At last week’s ASCSU senate meeting, a new bill was presented that could have drastically altered the Student Senate. It proposed that an addition of 14 seats be added. The bill was looking for a way to reach out to diversity groups and give them a voice in the senate.
“Senators shall also be appointed by the Centers of Student Diversity Programs and Services. These Senators are official members of Senate retaining rights of debate, voting and policy-making,” the bill states.
The bill proposed that two chairs in senate would be represented by each of following: Asian/Pacific American Cultural Center, Black/African American Cultural Center, El Centro, Native American Cultural Center, Resources For Disabled Students, Women and Gender Advocacy Center, and the Gay Lesbian, Bisexual, Transgender, Queer and Questioning Resource center.
“I see we have a representation problem and we also have a numbers problem,” Senator Kwon Yearby said, while presenting the bill. “We can see new faces and new perspectives in here next week.”
Yearby addressed the fact that the senate meeting had an attendance of only 14 senators.
Out of the 36 seats available, only 16 are currently filled.
“I think our senators have grown too elitist,” said Scott Ricketts, a College of Business Senator.
Yearby believes that adding more seats could fix this issue. Ricketts and Yearby both expressed that the addition of fourteen seats threatened the power of each individual in the senate.
“We could implement something to provide outreach to those groups,” said Senator Taylor Watson. “People are afraid of change.”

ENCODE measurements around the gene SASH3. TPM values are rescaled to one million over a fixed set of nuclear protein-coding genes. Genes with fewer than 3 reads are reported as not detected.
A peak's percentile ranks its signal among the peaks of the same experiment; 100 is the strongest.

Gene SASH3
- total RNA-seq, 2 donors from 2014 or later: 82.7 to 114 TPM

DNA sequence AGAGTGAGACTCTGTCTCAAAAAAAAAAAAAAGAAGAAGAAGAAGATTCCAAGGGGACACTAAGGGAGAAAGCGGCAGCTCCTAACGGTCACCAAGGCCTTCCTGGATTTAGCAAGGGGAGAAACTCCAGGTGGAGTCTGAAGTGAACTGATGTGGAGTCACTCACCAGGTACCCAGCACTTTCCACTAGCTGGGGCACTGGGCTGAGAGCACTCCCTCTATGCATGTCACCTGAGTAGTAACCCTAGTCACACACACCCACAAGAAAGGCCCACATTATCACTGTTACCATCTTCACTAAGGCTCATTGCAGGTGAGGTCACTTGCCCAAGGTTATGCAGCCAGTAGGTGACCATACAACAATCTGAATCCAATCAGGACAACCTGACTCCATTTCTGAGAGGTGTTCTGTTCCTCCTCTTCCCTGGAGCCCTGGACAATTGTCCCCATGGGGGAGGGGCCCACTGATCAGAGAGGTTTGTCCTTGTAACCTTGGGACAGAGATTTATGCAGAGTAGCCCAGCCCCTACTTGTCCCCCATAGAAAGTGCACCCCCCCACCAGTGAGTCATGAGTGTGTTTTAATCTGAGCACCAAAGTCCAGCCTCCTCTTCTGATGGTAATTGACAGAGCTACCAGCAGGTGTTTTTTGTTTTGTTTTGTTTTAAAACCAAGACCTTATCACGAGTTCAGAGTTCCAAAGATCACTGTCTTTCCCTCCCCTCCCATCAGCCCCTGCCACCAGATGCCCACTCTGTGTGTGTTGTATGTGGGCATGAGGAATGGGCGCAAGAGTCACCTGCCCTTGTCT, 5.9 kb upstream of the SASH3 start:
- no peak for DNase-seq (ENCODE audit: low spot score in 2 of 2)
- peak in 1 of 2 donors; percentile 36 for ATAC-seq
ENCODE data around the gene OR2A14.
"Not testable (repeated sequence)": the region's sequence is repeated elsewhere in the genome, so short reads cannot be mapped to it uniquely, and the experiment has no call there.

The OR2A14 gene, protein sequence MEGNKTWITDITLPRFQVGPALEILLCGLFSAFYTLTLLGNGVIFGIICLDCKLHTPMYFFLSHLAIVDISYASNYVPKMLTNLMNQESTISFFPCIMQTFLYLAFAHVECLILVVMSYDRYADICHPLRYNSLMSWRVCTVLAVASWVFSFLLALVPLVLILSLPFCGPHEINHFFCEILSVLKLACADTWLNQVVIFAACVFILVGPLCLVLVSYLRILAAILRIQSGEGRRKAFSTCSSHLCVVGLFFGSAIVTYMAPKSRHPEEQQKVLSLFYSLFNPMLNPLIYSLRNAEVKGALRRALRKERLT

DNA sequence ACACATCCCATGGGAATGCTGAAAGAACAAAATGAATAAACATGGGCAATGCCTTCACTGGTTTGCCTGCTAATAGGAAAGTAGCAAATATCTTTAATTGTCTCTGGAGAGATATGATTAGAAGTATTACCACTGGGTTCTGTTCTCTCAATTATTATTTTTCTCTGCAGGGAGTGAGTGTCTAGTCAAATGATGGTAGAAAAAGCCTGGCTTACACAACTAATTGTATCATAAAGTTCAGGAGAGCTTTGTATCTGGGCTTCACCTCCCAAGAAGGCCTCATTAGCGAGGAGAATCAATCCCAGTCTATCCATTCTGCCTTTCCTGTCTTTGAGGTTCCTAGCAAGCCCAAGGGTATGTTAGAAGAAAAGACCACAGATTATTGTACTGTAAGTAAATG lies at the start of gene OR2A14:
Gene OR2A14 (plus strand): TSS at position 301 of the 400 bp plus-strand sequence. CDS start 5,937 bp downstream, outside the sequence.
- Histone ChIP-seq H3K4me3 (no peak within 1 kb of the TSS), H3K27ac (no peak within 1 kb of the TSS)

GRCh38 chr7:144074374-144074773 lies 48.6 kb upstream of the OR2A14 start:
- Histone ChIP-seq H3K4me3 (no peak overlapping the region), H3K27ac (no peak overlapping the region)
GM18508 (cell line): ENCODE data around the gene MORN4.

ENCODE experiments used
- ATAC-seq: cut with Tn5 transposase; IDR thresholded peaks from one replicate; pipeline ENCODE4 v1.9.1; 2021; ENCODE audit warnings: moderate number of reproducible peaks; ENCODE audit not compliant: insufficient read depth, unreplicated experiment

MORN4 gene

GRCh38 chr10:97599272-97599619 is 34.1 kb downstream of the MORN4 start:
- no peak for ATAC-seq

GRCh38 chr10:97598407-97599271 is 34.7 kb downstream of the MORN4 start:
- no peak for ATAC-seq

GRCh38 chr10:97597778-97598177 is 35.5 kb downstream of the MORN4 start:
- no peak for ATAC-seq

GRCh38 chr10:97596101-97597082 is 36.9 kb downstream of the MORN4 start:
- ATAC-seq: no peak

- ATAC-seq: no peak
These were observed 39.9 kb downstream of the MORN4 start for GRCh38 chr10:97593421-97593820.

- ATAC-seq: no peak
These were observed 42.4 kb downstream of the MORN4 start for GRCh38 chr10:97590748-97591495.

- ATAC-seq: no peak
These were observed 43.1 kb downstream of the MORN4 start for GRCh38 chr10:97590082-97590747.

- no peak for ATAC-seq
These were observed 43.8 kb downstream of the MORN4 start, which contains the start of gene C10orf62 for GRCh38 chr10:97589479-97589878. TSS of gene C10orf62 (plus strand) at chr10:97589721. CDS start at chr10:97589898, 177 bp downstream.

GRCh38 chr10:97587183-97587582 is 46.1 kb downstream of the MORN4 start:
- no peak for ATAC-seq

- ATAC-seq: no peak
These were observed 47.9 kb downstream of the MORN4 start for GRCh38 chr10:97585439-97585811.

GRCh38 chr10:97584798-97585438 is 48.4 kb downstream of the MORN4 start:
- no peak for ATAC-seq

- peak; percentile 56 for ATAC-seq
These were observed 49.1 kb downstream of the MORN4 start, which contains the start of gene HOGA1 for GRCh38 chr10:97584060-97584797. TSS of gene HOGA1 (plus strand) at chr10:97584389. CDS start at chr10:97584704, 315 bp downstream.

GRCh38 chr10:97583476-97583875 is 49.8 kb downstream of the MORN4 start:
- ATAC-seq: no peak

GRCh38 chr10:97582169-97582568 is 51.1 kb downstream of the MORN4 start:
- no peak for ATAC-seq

One of the most discussed issues brought up about the bill was double representation for the students who are part of these groups. Some senators said that with an addition of 14 seats from the cultural diversity programs, there would be an overrepresentation both culturally and academically — if senators overlap in the areas of campus they speak for, there would be unfair representation for those demographics.
While it was heavily debated, and ultimately debunked, Yearby still argued that the additional perspectives would benefit Senate and those voices would better represent CSU as a whole.
“It’s allowing us to have a new poll of senators that have a unique cultural experience,” Yearby said.
Another issue brought up by the senate was the fact that there are already open seats available on Senate. They argued that all seats should be filled before there is any new addition. There are 20 unfilled seats currently.
The bill was postponed indefinitely after over an hour of debate and discussion. The senate did not send it to committee where it could be revised and worked with.
“It brought a light to a real important issue in the ASCSU,” said Morgan Smith, executive director of Governmental Affairs for ASCSU. “We are addressing that there is an issue of retention and we can fix it.”
Collegian Reporter Stephanie Mason can be reached at email@example.com.